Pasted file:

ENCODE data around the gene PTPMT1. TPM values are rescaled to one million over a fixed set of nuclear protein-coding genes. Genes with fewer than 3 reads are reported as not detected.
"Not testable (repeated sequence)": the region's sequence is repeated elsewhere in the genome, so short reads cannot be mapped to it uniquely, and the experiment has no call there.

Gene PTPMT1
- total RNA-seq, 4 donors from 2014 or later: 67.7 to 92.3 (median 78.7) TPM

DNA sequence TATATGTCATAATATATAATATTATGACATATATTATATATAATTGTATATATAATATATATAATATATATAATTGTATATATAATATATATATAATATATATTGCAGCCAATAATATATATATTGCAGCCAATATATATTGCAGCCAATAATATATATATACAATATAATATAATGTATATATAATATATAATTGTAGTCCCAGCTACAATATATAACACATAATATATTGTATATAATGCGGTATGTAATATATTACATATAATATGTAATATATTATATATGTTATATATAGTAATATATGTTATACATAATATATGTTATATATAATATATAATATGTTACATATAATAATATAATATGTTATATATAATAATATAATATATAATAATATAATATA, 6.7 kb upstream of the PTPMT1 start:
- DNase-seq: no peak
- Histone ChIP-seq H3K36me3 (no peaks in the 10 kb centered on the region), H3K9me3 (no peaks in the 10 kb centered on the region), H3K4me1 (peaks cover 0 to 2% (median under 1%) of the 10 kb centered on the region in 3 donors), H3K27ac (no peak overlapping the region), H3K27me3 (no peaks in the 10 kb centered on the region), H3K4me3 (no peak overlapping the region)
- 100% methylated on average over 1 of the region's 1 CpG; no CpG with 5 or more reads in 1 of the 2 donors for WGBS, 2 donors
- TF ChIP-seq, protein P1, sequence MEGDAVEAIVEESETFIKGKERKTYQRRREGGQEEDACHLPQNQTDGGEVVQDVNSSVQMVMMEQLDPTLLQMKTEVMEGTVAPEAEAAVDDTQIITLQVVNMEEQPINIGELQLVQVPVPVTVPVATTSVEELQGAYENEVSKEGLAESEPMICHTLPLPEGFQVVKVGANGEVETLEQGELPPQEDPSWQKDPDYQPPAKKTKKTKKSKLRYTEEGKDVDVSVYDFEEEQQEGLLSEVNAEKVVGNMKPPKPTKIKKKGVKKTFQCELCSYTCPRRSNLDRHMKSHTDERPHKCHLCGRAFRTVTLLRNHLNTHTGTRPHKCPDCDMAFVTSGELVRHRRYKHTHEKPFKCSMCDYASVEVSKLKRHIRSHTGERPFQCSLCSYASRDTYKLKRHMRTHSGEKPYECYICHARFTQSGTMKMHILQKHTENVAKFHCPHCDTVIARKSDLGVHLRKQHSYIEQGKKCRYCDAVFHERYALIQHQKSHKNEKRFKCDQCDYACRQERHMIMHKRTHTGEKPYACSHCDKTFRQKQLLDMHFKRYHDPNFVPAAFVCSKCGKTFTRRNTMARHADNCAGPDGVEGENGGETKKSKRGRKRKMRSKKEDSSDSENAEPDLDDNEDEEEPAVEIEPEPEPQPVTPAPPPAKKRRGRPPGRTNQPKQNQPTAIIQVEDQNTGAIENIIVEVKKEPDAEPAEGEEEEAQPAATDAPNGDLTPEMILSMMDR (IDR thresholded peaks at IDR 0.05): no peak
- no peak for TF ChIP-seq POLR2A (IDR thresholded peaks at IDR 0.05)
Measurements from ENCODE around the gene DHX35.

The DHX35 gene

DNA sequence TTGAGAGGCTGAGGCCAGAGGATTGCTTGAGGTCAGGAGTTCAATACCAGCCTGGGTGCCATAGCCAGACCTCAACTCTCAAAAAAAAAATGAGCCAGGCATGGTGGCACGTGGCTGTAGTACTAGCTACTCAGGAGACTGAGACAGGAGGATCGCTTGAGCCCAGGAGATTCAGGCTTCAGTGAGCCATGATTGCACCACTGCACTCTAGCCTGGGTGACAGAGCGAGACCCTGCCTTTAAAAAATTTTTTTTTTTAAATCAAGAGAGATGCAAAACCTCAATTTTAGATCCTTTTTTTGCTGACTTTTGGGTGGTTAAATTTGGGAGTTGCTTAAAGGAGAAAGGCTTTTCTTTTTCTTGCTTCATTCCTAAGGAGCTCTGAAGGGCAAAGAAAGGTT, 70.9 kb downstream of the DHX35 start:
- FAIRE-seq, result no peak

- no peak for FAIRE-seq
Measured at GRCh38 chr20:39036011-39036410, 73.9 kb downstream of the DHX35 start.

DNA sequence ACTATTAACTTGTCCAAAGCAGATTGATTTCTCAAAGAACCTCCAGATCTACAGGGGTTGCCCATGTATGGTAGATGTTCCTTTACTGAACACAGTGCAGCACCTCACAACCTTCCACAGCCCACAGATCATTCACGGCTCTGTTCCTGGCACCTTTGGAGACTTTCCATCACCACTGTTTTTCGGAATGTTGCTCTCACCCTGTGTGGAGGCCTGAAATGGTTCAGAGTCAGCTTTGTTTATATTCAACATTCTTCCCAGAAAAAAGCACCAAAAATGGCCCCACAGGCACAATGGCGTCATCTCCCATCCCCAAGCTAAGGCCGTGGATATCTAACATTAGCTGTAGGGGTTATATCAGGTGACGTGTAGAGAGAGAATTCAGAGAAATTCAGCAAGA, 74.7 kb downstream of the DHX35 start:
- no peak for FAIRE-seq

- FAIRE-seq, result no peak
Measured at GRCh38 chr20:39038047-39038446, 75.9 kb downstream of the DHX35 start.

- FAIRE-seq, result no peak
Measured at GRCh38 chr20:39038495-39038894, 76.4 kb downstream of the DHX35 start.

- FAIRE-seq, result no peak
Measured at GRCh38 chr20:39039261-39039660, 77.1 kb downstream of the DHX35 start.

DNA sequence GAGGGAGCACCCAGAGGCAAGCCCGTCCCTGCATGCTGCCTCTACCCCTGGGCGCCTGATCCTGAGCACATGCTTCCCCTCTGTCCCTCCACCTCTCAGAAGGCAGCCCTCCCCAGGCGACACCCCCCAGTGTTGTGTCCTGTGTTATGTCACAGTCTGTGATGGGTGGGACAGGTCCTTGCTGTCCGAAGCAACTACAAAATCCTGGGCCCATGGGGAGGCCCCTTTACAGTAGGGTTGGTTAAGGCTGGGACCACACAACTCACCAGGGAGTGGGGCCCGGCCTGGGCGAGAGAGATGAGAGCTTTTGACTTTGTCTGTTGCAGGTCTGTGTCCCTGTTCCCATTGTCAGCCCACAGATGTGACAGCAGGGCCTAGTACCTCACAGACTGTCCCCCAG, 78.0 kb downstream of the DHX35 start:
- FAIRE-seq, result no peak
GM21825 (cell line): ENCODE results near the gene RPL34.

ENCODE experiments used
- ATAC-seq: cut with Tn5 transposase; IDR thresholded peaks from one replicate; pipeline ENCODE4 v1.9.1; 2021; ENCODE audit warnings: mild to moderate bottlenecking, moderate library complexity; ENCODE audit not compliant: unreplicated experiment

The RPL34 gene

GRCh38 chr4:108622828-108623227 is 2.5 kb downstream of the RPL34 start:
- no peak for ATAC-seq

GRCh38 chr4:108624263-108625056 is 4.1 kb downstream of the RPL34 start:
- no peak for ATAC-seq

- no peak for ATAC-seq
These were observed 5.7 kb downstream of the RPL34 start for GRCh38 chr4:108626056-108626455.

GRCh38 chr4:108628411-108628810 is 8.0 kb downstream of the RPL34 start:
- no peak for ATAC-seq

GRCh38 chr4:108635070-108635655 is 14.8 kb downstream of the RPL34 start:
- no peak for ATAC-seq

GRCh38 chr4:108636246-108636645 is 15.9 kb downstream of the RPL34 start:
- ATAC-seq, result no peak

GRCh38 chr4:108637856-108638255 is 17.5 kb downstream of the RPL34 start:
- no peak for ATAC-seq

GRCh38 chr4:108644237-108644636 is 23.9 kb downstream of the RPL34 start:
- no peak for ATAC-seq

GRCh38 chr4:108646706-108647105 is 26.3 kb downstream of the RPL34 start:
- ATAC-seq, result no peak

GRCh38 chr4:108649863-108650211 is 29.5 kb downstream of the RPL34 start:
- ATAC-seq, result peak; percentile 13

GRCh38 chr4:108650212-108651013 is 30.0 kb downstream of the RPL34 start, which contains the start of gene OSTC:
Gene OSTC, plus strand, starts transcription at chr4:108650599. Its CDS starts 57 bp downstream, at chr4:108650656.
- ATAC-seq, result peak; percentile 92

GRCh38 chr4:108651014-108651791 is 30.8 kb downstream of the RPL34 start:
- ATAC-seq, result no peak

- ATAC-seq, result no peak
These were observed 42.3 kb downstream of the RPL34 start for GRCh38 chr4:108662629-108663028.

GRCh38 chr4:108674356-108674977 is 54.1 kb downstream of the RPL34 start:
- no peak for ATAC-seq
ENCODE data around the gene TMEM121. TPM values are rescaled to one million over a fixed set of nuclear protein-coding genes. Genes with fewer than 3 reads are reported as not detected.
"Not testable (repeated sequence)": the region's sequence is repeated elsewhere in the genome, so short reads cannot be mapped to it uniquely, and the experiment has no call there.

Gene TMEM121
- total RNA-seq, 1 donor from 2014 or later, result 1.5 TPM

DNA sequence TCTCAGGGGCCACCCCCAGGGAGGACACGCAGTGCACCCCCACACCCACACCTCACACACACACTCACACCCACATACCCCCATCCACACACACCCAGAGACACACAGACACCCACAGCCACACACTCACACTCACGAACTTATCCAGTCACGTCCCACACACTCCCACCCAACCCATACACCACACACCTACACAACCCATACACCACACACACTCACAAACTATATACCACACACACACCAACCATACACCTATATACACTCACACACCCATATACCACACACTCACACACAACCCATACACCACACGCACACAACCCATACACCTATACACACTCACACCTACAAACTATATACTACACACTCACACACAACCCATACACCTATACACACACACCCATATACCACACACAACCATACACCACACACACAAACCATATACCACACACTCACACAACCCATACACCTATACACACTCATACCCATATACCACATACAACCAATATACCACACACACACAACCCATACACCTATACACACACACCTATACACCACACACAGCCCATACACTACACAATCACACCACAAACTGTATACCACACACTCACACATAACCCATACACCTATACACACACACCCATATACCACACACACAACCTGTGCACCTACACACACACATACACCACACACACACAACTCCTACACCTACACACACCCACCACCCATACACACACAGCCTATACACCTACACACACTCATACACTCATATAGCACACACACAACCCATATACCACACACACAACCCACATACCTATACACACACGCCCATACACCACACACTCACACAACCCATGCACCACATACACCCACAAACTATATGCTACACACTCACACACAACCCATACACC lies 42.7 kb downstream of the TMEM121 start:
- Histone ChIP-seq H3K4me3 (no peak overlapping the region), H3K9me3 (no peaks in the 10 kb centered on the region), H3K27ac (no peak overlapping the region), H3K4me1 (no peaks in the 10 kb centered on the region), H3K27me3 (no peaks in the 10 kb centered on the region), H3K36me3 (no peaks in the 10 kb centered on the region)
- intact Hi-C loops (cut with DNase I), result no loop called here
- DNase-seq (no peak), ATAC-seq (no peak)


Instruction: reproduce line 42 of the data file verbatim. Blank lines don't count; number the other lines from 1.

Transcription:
- ATAC-seq, result no peak